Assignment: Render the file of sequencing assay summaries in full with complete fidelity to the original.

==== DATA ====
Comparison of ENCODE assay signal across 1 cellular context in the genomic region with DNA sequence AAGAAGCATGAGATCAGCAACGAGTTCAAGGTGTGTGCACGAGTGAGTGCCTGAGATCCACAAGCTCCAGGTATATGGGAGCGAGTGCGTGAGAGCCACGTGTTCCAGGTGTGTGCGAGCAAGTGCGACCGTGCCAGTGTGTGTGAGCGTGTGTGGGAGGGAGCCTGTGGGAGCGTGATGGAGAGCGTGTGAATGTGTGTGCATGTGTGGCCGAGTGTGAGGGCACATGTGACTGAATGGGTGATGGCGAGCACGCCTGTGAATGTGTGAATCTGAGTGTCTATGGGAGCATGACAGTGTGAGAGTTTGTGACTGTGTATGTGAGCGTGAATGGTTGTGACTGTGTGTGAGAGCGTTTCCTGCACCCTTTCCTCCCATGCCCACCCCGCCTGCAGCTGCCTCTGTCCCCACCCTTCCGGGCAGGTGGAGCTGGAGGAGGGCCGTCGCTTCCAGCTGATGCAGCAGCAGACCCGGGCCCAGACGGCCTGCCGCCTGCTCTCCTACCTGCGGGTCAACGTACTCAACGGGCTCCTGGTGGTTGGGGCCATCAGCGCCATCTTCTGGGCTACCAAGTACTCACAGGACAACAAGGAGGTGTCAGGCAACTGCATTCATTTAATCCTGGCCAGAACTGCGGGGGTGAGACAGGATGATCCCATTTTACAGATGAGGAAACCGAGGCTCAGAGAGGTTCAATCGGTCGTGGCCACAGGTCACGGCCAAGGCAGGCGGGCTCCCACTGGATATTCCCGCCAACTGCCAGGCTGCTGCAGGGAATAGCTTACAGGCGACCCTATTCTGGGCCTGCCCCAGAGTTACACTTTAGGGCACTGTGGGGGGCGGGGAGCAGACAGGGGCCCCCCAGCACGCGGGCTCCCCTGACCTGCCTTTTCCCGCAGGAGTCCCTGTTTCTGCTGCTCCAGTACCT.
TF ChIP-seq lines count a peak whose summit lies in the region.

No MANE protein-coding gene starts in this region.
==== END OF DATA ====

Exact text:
Comparison of ENCODE assay signal across 1 cellular context in the genomic region with DNA sequence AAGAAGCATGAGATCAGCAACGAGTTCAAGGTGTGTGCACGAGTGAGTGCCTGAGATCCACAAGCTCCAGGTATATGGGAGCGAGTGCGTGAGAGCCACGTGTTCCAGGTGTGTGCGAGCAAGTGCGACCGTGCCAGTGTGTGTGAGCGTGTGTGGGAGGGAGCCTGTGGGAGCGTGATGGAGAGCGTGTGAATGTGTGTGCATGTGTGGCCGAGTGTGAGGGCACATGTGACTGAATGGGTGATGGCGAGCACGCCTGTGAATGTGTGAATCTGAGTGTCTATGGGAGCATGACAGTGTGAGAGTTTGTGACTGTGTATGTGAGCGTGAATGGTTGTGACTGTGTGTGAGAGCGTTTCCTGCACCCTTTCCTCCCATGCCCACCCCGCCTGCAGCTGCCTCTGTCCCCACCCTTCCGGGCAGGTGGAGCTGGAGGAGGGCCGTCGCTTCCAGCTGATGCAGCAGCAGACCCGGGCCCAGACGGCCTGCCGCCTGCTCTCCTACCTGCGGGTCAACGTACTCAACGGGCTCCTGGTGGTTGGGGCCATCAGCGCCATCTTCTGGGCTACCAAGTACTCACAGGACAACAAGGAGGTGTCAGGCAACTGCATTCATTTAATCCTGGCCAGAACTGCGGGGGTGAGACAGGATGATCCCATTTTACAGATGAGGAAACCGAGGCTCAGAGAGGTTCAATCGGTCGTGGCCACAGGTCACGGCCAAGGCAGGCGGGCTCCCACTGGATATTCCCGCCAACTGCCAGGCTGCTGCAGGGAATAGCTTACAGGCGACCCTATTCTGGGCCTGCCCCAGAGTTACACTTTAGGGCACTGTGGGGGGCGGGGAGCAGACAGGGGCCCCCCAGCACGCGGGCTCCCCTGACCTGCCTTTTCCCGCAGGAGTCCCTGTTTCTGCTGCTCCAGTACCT.
TF ChIP-seq lines count a peak whose summit lies in the region.

No MANE protein-coding gene starts in this region.